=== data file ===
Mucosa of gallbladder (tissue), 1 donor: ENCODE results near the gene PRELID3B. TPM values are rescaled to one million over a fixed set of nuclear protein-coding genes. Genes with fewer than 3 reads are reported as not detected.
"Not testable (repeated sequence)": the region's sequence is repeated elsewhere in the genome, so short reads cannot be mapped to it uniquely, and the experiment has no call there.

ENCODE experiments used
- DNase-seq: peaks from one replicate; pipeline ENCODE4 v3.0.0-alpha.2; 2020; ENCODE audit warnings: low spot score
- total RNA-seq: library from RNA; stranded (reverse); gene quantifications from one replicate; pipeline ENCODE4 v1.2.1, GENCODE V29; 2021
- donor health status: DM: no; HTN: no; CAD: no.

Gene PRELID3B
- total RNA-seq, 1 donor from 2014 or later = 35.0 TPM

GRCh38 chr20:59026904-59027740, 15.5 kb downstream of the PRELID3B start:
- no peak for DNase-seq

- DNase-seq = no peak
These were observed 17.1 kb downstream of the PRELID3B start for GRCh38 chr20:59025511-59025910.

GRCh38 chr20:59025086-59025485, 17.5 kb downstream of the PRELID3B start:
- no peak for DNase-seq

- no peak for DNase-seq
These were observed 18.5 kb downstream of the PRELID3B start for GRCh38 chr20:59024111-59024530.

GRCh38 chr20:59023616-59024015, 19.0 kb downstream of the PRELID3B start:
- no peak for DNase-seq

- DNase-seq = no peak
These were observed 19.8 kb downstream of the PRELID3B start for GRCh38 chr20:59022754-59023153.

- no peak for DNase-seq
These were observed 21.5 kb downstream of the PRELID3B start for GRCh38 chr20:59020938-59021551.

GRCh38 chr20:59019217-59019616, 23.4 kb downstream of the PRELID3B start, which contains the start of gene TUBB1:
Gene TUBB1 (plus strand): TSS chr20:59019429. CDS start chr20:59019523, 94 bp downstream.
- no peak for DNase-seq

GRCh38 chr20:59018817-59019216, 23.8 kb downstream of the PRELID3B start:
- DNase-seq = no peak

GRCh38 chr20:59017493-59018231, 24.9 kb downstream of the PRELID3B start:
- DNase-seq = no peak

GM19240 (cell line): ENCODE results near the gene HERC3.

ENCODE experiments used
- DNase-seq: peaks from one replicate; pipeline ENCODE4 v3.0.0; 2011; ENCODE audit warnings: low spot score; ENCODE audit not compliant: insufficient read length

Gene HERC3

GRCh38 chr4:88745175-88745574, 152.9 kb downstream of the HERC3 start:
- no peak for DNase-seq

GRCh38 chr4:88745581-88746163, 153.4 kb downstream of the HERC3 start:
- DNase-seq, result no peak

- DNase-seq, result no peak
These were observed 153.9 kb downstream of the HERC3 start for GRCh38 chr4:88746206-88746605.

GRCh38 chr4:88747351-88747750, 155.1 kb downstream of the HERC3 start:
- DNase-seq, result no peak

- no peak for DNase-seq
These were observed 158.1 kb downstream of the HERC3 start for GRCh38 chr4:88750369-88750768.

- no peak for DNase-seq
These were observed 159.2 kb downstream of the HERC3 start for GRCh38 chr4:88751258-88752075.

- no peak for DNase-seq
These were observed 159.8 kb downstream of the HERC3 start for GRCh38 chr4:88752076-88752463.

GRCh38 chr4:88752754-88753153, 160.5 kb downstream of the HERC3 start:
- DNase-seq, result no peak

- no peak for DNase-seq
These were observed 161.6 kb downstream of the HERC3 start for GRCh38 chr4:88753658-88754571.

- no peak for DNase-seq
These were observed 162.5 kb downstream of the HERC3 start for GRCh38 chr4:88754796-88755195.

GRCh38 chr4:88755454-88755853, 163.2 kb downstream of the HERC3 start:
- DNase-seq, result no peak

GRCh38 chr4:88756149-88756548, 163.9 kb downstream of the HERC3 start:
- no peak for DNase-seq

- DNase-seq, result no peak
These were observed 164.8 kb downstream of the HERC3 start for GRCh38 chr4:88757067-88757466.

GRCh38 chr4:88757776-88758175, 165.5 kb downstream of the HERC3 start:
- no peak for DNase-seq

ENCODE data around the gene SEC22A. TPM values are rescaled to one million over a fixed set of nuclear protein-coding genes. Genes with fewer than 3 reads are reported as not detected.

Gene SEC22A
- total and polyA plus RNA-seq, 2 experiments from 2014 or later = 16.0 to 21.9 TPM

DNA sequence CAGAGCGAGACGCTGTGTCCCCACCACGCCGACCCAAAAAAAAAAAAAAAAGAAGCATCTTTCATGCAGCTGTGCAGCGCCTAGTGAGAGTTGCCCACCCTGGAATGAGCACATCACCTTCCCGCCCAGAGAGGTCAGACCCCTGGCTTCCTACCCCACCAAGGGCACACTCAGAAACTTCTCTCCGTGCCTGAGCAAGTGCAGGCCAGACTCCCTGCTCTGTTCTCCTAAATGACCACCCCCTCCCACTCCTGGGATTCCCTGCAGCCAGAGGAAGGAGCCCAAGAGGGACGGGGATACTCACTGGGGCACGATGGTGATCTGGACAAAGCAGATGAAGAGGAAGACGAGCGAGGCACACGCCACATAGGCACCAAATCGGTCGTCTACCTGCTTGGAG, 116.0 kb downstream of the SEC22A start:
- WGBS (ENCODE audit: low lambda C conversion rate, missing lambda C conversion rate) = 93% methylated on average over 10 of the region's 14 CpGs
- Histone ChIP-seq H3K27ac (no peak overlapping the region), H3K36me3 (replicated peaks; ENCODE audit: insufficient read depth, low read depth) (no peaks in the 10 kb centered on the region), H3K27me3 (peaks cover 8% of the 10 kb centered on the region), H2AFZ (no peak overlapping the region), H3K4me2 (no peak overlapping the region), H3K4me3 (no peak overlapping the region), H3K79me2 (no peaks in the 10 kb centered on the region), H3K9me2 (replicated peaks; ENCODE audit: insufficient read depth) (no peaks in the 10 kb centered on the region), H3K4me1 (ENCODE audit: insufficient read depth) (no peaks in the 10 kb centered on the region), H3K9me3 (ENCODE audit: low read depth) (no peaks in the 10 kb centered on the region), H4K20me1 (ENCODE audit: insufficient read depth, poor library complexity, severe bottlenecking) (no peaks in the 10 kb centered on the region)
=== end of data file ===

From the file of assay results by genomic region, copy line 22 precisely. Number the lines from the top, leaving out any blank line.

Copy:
These were observed 21.5 kb downstream of the PRELID3B start for GRCh38 chr20:59020938-59021551.